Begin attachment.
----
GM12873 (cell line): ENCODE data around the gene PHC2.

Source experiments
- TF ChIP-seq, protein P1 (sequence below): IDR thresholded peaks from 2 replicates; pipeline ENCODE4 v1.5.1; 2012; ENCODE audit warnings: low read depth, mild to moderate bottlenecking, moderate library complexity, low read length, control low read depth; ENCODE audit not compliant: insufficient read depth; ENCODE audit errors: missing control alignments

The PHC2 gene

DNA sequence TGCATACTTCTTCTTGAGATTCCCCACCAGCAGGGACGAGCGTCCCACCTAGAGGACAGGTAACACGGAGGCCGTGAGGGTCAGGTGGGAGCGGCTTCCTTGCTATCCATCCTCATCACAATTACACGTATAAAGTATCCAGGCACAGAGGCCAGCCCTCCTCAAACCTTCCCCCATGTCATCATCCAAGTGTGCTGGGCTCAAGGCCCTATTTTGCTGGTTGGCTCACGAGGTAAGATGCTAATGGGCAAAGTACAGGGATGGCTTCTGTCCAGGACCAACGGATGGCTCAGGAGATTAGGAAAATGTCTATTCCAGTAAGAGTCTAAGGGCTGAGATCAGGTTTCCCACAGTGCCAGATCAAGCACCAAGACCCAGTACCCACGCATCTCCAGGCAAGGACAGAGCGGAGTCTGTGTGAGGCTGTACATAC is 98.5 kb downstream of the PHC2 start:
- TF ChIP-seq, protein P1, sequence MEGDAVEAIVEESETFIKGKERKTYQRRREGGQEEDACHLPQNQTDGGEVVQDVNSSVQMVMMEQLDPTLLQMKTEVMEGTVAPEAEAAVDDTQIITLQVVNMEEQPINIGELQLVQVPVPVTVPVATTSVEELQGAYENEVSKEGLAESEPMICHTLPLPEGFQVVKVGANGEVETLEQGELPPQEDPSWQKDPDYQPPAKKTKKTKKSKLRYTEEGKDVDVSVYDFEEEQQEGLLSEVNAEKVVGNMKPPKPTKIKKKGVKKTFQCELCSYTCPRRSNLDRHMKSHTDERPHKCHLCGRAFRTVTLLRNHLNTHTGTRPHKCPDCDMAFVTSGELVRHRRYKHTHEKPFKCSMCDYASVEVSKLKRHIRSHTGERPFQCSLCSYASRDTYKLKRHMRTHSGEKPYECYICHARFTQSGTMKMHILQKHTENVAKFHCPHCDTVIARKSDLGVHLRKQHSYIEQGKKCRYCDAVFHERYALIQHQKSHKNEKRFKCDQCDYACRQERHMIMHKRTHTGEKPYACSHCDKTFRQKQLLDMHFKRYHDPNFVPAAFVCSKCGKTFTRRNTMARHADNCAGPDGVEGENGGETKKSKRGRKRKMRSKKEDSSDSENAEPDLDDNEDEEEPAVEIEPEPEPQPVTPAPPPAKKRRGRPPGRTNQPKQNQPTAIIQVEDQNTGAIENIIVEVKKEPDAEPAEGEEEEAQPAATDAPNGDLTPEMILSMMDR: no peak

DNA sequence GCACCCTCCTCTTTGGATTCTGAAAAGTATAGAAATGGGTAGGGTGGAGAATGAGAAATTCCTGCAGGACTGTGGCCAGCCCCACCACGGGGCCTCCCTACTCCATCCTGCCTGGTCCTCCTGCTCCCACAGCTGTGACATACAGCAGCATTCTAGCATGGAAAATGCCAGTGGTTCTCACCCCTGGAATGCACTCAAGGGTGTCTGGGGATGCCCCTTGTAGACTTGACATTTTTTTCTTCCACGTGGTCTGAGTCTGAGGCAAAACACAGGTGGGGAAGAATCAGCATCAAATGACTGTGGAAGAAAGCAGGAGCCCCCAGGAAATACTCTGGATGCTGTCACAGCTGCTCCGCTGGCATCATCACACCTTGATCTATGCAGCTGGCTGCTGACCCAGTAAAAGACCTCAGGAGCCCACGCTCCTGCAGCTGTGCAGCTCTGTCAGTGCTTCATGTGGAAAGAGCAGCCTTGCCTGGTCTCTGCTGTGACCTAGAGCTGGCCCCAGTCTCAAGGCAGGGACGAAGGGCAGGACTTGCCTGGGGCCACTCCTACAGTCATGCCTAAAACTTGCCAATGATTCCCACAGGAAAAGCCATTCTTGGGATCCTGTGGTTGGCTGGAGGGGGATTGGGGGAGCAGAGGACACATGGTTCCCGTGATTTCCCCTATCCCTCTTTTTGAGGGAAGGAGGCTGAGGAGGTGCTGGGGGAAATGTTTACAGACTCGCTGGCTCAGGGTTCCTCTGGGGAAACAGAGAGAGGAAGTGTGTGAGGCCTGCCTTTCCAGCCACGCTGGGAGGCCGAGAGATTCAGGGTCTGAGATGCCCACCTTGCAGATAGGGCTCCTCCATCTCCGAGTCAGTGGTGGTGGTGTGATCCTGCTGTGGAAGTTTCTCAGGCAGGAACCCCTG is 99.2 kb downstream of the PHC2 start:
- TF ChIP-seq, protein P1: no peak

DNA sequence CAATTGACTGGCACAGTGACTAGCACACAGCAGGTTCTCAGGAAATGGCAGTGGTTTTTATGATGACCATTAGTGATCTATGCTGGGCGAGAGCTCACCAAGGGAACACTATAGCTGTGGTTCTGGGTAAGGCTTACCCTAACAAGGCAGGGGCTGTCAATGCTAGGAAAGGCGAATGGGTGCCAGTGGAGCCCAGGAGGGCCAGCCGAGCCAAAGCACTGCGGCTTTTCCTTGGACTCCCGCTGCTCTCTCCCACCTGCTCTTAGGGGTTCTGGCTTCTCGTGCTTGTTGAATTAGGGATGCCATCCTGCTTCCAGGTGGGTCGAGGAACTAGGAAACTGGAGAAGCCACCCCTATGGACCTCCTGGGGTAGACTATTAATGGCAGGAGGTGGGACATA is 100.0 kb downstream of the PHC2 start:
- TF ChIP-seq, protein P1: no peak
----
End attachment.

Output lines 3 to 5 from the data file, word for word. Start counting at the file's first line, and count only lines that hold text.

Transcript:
- TF ChIP-seq, protein P1 (sequence below): IDR thresholded peaks from 2 replicates; pipeline ENCODE4 v1.5.1; 2012; ENCODE audit warnings: low read depth, mild to moderate bottlenecking, moderate library complexity, low read length, control low read depth; ENCODE audit not compliant: insufficient read depth; ENCODE audit errors: missing control alignments

The PHC2 gene

DNA sequence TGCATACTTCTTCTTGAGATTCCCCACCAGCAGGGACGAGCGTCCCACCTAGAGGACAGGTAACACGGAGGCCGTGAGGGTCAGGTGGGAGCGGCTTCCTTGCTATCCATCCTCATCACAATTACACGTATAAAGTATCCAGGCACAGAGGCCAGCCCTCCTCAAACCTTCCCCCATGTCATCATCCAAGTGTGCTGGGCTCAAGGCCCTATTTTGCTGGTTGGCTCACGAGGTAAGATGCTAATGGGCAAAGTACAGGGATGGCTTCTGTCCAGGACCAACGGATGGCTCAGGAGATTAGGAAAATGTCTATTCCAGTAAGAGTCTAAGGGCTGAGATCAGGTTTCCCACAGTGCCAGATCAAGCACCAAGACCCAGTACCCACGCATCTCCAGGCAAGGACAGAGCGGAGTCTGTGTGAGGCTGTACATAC is 98.5 kb downstream of the PHC2 start: